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Ten Scary Myths About Therapy
More people are recognizing that therapy can benefit just about anyone who chooses to pursue it. But we haven’t completely embraced it yet. We’re still wary of what it means to get therapy.
Many people resist therapy because of what they fear it means is true about them if they go. Some fear that it will be too painful and difficult to bear, while others wave it off as too easy or simple to be of any use. Yet others fear it will change them in ways they don’t want to change.
If you’ve hesitated to seek therapy for any of these reasons, this article is for you. Read on to learn more about the reality behind some of the most common therapy myths.
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- Myth #1: "Going to therapy means that I'm weak."
- Myth #2: "Going to therapy means something is wrong with me."
- Myth #3: "Therapy takes too much time and costs too much money."
- Myth #4: "Talking about my problems won't really change anything."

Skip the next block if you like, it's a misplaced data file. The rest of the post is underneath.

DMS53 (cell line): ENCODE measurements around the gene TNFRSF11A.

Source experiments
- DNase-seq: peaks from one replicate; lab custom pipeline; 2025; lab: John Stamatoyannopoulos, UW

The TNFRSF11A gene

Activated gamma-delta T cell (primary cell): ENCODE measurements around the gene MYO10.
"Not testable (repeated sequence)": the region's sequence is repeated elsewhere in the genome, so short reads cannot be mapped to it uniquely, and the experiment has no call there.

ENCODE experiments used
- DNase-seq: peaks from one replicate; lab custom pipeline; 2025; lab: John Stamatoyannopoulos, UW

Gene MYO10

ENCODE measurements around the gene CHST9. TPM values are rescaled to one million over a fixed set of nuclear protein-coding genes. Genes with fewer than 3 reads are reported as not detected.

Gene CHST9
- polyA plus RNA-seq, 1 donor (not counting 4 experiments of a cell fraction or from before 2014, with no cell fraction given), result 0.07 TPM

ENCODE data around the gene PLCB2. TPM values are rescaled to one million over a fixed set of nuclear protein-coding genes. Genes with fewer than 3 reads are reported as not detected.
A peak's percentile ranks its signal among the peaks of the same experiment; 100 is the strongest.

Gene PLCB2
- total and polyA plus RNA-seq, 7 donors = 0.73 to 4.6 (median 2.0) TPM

- Myth #5: "Talking to a therapist is the same as talking to a friend."
- Myth #6: "We're just going to talk about my childhood the whole time."
- Myth #7: "I'll lose myself, my passion, or my creative ability if I go to therapy."
- Myth #8: "Being honest with my therapist will get me in trouble."
- Myth #9: "Therapy is easy. All I have to do for therapy to work is show up for my sessions."
- Myth #10: "Therapy is hard. It will be so stressful that it will break me down."
"Going to therapy means that I'm weak."
If you’ve delayed starting therapy hoping that you’ll get better on your own, you’re not alone. You live in a culture where you’re told you should be able to figure it out for yourself and do it on your own.
If you can’t, you’re made to believe that you’re the exception. Everyone else can tough it out and figure it out without having to go cry about their problems in therapy, so why can’t you? It must be because you’re weaker than everyone else.
This is the myth-iest of all therapy myths. It isn’t true from any angle. First, people don’t work through deep emotional challenges by shoving aside their emotions and “toughing it out.” This is a form of denial and repression that preserves conflicted feelings in amber.
For the strategy of "toughing it out" to work, you have to stay numb or distracted. The pressure created by denying or hiding from your emotions wears you down, leaving you brittle inside and ready to snap as soon as your defenses give way.